We all knew it was coming.
Microsoft’s revelations about their Xbox One console earlier this week seemed to piss a lot of people off. In fine Internet fashion, the news itself was aggregated into a single image with an Xbox-green background (you can probably find it if you look) detailing the differences between the relatively less-restrictive Xbox 360 and the upcoming Xbox One (I still hate that name). Usually, when I see crap like that image on the Internet, I figure there’s a good amount of exaggeration involved. Turns out, this time, the Internet was right. It really looks like Microsoft wants to make big changes in the way we play our console games.
To me, none of it would be particularly bad…if this were, say, 2018 or so.
The lack of backwards compatibility in the Xbox One and the PlayStation 4 is a letdown, but it’s not surprising, given the difference in architectures between the new systems and their predecessors. And so far, it doesn’t look like Microsoft’s going to show the indie development world much love. It’s still too early to consider adopting either system, as even confirmed details are subject to change. I’m not yet ready to earmark my cash for either console. We’ll know more later this month, and maybe we’ll even see Microsoft backpedal on some of this stuff in the wake of all the Internet anger (although I doubt it). In any case, I only really care about the Xbox One and PlayStation 4 as gaming machines.
The Xbox One’s biggest problem, to me, is the requirement to connect every twenty-four hours just to play games on it, and Microsoft’s assumption (or requirement) that every Xbox One owner will have an always-on broadband connection. They recommend a connection of 1.5 Mbps, saying “For reference, the average global internet connection speed as measured recently by Akamai was 2.9 Mbps.” I’ve heard that many users in Japan routinely enjoy speeds of 100 Mbps, which may have skewed the average a bit, giving them that 2.9 Mbps “global” number they cited. Here in the US, things aren’t so uniformly rosy.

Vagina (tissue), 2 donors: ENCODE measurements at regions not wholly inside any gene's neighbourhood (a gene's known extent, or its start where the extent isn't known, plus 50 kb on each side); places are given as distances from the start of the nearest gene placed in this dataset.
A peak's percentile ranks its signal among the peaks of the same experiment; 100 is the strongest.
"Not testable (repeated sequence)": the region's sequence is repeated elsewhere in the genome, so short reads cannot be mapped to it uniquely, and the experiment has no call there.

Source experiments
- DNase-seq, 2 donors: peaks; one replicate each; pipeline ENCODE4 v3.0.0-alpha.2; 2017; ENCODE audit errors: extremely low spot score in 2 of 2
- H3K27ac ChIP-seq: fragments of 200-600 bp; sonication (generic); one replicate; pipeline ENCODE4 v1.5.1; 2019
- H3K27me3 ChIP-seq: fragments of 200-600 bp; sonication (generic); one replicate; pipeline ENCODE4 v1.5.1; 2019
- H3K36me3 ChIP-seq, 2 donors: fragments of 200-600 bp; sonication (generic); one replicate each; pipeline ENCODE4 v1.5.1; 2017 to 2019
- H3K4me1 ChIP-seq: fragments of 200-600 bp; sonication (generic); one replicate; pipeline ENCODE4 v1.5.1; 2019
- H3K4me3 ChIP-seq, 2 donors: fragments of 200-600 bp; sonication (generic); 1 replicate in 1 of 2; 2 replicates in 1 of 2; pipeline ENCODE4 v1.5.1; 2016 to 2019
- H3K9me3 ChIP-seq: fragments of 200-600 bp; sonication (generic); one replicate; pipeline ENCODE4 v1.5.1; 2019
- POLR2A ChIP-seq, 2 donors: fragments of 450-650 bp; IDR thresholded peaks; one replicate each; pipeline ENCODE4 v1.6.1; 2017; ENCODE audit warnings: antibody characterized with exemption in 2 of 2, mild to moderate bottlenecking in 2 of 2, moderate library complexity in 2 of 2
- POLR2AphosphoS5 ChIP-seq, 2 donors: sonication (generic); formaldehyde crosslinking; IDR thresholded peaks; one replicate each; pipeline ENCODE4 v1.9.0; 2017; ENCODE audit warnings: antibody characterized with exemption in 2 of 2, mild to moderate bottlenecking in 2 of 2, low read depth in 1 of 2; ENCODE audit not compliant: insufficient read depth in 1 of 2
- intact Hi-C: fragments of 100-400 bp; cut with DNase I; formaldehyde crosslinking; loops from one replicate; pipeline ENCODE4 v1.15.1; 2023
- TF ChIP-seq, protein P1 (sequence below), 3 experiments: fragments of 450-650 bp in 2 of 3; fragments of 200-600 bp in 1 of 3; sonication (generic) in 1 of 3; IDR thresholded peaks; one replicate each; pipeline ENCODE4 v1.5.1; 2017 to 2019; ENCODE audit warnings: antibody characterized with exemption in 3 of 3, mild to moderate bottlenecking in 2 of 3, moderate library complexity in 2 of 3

According to a report filed by the FCC in August of 2012, nearly 19 million US citizens had no access to fixed broadband (‘broadband,’ in the scope of this report, is defined as “Internet access services faster than dial-up”). Of those with access, around 64% subscribed to speeds lower than 3 Mbps. Microsoft suggests connecting via mobile broadband in areas without fixed access, but I’ll bet that ain’t cheap (imagine the charge for downloading a 25GB game). The same FCC report indicates that around 3% of Americans still connect with a modem and phone line, and I guess if all you need to do is connect to Microsoft’s servers to validate your game-session, dial-up may work just fine, at least until it’s time to update your games or system software.
This whole connectivity thing is likely a bridge to our digitally-distributed future. As things stand now, though, the thought of downloading a BluRay-based game over my DSL Internet connection is frightening. And faster speeds are not available to me in my area (unless I go with Comcast, which would net me only a marginal increase in speed, to say nothing of the headaches). We’re just not at the stage of the game yet, infrastructure-wise. Someday we will be, but not now. It’s sort of like trying to sell a sports car in a country with only a few hundred feet of paved roads.